Kate could feel her lips trembling under the harsh reprimand. She deserved it. She couldn’t deny that. “What can I do?” she pleaded, her eyes large in an ashen face. “How can I help fix this?”

“Prove to me that I was right, that you can actually be trusted.”




“I haven’t spoken to him since,” Kate informed the priest. Slinking out of his office, she’d run to the ladies’ room to have a good bawl. By the time she’d reemerged, her nose pink and her eyes swollen, Jake had left for the day. If any of Kate’s coworkers had noticed, they’d been too kind to saying anything. “The awful thing is, he doesn’t even know how I feel. And, all the while, I’m fully aware that he’s not available. Does that make me some kind of of wanna-be adultress? How morally corrupt is that? How pathetic?”

Kate didn’t wait for the Father to answer these questions. “I’ve tried to stop thinking these thoughts, honestly I have. But then I did something stupid…”

Despite her baser instincts, Kate knew she was going to have to tell the priest what happened that night with Jake, she was going to have to face his probable damnation. Then again she’d already blown her resolve to keep the events of that fated October night well-hidden. So what was one more person?




It was last Monday, after school. Kate and her Shakespeare Study Group had stayed late after class, preparing for an upcoming test. It was as they were packing up their respective books, finished for the evening, that the idea of going out for a couple of drinks was thrown out—and quickly accepted.

It wasn’t the first time the group hadn’t gotten together for a little social hour, but it was the first time Kate had decided to tag along. She was feeling the academic pressure and with Penny and M.T. at odds, she was fresh out of easeful companionship. A cold beer would be nice. One beer wouldn’t be any big thing.

Well, one beer turned into two, which turned into seven. At least, Kate thought she only had seven. She lost count somewhere along the way. Regardless…there’s a saying about ‘loose lips sinking ships.’ Kate had never understood the meaning of those words more keenly then after that night.

Sitting around a table with eight classmates, people who were otherwise anonymous strangers, faces she wouldn’t likely encounter again after that semester, Kate had come uncorked. It was as if she couldn’t hold it inside her any longer. She told them the story—what happened at that Halloween Party. She told them everything (even her residual lust-filled erotic daydreams in the aftermath).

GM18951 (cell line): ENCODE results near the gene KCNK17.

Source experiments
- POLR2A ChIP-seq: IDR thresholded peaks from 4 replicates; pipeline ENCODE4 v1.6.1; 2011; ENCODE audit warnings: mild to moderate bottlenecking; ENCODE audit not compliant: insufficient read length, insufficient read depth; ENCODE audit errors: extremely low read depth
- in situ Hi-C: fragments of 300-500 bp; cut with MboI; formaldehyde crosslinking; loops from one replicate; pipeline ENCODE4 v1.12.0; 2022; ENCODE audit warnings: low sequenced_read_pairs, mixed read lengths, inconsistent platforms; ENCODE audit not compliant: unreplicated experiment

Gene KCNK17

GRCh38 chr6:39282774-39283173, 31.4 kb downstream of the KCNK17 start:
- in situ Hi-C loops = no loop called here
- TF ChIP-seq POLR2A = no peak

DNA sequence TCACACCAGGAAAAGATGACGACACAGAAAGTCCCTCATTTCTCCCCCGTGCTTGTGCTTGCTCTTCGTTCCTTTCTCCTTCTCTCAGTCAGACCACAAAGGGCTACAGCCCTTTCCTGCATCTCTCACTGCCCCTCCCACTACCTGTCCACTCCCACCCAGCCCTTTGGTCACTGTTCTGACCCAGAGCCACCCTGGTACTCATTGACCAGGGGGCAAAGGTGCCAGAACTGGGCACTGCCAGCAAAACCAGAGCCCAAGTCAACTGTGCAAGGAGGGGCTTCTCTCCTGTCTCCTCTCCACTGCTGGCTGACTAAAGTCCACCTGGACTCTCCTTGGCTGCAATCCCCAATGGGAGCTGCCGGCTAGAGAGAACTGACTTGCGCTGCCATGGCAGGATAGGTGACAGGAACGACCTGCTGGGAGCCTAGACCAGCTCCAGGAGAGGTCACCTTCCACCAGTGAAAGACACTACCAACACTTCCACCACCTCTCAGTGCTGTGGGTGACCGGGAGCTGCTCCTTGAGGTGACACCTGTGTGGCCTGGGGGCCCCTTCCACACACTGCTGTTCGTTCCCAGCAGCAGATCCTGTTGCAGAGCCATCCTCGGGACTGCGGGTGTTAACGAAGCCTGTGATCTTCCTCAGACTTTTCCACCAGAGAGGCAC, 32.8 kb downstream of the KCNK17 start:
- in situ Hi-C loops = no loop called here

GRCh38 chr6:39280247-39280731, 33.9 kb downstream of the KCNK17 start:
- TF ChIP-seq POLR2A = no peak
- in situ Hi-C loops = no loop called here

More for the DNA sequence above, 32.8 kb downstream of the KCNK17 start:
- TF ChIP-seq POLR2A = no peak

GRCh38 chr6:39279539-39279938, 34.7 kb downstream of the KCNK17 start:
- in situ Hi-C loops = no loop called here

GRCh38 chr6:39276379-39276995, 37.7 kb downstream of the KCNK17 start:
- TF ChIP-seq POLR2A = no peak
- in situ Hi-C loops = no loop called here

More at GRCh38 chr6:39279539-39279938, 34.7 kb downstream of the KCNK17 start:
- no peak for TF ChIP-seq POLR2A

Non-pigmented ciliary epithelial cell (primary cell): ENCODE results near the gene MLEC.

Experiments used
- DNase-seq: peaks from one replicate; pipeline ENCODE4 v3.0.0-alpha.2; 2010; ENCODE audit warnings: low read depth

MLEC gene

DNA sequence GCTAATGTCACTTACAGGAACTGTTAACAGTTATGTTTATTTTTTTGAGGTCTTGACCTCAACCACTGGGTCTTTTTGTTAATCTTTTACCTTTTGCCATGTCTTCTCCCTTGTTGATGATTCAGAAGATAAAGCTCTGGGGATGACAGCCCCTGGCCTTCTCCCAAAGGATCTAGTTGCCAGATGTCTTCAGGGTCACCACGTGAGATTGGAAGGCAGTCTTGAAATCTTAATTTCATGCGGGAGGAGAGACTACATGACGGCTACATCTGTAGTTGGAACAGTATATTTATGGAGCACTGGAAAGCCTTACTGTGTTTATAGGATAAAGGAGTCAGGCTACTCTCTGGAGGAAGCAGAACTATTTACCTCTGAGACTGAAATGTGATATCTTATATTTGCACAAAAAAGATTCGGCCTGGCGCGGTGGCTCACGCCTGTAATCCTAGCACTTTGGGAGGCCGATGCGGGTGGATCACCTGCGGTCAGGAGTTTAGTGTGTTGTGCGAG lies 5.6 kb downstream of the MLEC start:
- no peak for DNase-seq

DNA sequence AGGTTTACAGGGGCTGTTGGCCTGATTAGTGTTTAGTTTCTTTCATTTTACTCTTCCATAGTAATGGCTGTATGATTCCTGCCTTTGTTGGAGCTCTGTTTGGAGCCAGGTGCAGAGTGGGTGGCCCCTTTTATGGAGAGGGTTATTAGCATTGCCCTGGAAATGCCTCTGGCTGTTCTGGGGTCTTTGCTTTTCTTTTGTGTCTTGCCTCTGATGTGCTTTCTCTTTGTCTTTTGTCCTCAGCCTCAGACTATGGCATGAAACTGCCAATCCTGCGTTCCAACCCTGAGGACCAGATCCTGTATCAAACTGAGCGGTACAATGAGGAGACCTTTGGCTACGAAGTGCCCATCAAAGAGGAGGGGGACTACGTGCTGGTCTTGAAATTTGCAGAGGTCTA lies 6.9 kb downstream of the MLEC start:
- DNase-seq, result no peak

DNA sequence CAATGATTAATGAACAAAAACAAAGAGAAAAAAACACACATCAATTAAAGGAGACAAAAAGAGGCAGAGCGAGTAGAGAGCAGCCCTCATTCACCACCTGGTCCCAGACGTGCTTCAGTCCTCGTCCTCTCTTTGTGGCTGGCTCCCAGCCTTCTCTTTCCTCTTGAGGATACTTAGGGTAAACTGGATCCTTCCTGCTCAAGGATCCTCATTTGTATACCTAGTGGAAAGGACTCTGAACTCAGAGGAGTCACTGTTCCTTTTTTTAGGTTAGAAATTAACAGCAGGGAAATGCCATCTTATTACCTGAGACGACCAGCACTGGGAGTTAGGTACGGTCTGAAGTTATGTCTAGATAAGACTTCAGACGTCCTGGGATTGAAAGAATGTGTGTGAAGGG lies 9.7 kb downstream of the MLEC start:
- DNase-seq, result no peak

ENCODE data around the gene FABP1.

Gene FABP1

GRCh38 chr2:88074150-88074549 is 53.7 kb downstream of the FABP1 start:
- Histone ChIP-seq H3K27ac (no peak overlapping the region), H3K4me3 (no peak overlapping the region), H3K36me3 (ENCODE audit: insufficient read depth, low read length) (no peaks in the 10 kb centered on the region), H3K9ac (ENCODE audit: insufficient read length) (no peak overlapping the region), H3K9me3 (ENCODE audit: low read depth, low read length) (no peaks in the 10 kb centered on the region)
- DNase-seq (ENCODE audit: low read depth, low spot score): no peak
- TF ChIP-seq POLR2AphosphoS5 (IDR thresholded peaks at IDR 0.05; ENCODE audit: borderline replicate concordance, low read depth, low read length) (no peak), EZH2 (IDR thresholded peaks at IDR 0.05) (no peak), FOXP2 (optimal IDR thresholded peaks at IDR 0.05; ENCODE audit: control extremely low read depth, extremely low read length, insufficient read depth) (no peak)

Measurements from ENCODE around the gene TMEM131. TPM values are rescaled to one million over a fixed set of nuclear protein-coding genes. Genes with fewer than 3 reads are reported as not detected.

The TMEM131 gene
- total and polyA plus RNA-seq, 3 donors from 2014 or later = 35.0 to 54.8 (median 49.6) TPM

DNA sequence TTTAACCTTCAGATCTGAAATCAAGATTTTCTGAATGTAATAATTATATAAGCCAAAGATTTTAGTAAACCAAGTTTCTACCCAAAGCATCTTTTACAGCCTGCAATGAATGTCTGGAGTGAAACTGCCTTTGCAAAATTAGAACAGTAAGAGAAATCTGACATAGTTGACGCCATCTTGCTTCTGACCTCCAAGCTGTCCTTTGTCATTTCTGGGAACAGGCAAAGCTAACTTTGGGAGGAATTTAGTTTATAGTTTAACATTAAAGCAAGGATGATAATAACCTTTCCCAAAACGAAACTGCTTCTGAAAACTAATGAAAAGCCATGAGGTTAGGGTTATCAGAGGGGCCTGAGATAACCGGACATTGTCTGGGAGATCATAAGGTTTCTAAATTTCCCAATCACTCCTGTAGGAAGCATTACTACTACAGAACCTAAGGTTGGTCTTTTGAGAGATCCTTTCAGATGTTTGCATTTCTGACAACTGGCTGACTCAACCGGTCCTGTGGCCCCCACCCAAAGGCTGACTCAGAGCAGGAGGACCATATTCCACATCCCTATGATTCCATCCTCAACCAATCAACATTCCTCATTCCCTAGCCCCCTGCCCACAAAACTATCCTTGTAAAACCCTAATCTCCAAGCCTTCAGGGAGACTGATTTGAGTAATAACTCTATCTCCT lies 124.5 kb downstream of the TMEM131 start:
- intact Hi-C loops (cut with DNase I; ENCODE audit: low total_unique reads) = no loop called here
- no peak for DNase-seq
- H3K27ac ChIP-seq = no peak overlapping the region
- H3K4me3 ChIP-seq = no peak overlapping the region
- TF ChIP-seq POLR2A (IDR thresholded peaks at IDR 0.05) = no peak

She’d needed to tell someone about it; M.T. and Madame Penny hadn’t been enough. They were her friends, her best friends. They weren’t objective observers who could rationally evaluate how deep she was in, what she should do, how she should repair the mess she’d made. That’s what her classmates had become: bonafide analysts of her romantic entanglement.

“Holy shit, that’s dark stuff,” Becky Mellon had mused when Kate had finally managed to shut her goddamn mouth, finishing the woebegone tale.

“Kate, I never would have taken you for such a kinky type,” Phil had teased then, nudging her shoulder playfully.

Kate had giggled clumsily: “You don’t know the half of it.”

“God, your boss must be hot,” Becky had spoken up again, eyes twinkling knowingly at Kate.

“I just want to lick him,” Kate had announced idiotically. She’d had been raised to refrain from overindulgence in alcohol. The Great Calida McDonald had told her daughter more than once: she hadn’t raised a low-brow boozer, the kind who bellied-up to a grimy, germy bar surrounded by scoundrels and (god forbid) the blue-collar sort.

Well, Kate had made up for lost times that night. And, for perhaps the first time in her life, she wished she’d listened to her mother.




“I never said Jake’s name…I didn’t mention the LitLiber specifically,” Kate said, the words uttered more for her benefit than Father Matthews. She frowned. “At least, I don’t think so. I’ve run over that stupid conversation so many times—what was I thinking? These are the smallest towns in the universe! What if someone from Whestleigh overhears this story? It won’t be difficult to put two and two together…” Kate stopped talking, unwilling to travel down that road again. She’d told M.T. she could handle the fear that at any point Jake could find it out. She had to start living up to her word.  “And the whole time, at the stupid hockey game, I kept wondering: what would happen if Jake found out? I hoped he would, I prayed he wouldn’t. I kept going back and forth—wanting him and wanting to avoid him. My brain was spinning in some broken, tangled mess that just kept repeating itself. I did a stupid thing and I just keep reliving it.”